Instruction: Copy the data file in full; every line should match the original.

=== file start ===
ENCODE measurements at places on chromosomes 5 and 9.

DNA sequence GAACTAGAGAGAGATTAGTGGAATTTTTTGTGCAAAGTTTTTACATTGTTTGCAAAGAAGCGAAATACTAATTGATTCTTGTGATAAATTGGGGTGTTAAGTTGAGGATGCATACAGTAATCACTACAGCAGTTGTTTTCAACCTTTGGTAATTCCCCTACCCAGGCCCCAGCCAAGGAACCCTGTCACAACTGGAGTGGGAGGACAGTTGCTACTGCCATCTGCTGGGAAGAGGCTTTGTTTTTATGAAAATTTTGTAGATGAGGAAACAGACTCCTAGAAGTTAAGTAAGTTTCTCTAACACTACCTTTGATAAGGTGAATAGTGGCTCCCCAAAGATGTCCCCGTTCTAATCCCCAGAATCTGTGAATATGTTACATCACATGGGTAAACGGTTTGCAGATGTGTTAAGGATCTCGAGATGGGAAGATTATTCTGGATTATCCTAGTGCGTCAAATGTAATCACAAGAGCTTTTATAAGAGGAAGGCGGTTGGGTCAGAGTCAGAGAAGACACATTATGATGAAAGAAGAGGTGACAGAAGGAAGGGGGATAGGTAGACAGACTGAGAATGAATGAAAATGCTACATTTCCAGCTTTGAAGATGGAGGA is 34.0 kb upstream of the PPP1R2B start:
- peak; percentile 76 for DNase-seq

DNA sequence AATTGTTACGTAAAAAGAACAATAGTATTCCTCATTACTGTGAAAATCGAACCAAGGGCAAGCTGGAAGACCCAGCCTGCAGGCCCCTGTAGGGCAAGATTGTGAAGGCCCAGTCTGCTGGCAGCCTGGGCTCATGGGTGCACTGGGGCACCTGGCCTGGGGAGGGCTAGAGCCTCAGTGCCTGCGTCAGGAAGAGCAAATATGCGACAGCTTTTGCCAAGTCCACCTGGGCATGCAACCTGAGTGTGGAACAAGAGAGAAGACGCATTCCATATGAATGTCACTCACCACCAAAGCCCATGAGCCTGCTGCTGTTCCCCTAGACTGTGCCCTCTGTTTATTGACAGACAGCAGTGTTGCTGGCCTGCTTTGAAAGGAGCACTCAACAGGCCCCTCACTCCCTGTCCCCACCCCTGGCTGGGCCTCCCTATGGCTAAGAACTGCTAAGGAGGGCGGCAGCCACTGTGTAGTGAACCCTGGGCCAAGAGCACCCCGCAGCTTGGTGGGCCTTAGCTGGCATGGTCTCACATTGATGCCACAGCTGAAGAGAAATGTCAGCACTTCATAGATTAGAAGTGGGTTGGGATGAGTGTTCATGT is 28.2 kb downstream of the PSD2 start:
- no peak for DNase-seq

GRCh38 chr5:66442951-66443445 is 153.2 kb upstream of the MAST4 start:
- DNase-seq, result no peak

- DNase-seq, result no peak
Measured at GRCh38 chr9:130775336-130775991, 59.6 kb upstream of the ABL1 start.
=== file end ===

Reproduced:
ENCODE measurements at places on chromosomes 5 and 9.

DNA sequence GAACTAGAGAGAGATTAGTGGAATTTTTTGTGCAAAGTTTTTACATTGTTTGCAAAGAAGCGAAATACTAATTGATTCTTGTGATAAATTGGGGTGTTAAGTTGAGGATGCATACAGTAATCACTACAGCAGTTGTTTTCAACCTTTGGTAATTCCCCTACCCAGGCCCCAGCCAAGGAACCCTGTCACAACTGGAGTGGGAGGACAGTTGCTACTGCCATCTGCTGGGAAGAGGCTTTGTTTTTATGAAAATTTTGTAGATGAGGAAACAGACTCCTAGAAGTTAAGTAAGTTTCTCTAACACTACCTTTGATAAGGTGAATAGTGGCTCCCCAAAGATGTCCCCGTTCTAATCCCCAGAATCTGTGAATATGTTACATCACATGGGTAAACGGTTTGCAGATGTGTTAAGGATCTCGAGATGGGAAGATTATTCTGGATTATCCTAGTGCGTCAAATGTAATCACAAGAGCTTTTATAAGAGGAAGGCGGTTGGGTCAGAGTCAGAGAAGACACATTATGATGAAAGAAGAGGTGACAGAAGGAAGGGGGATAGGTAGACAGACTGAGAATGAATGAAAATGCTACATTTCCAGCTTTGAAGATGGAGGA is 34.0 kb upstream of the PPP1R2B start:
- peak; percentile 76 for DNase-seq

DNA sequence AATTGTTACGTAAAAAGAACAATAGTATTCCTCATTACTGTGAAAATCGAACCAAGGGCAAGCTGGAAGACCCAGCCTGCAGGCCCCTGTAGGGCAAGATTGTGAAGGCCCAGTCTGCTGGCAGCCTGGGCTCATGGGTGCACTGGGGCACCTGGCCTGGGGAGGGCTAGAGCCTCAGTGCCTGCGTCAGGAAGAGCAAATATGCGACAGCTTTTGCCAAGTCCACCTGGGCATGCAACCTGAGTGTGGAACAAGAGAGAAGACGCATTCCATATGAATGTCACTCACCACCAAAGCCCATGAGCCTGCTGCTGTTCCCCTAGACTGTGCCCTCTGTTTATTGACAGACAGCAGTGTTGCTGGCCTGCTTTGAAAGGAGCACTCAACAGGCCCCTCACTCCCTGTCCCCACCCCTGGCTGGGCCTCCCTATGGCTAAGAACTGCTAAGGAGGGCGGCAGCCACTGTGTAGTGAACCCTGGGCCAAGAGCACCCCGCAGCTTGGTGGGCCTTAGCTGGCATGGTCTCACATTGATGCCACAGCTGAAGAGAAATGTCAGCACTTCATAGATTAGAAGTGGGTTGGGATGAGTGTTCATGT is 28.2 kb downstream of the PSD2 start:
- no peak for DNase-seq

GRCh38 chr5:66442951-66443445 is 153.2 kb upstream of the MAST4 start:
- DNase-seq, result no peak

- DNase-seq, result no peak
Measured at GRCh38 chr9:130775336-130775991, 59.6 kb upstream of the ABL1 start.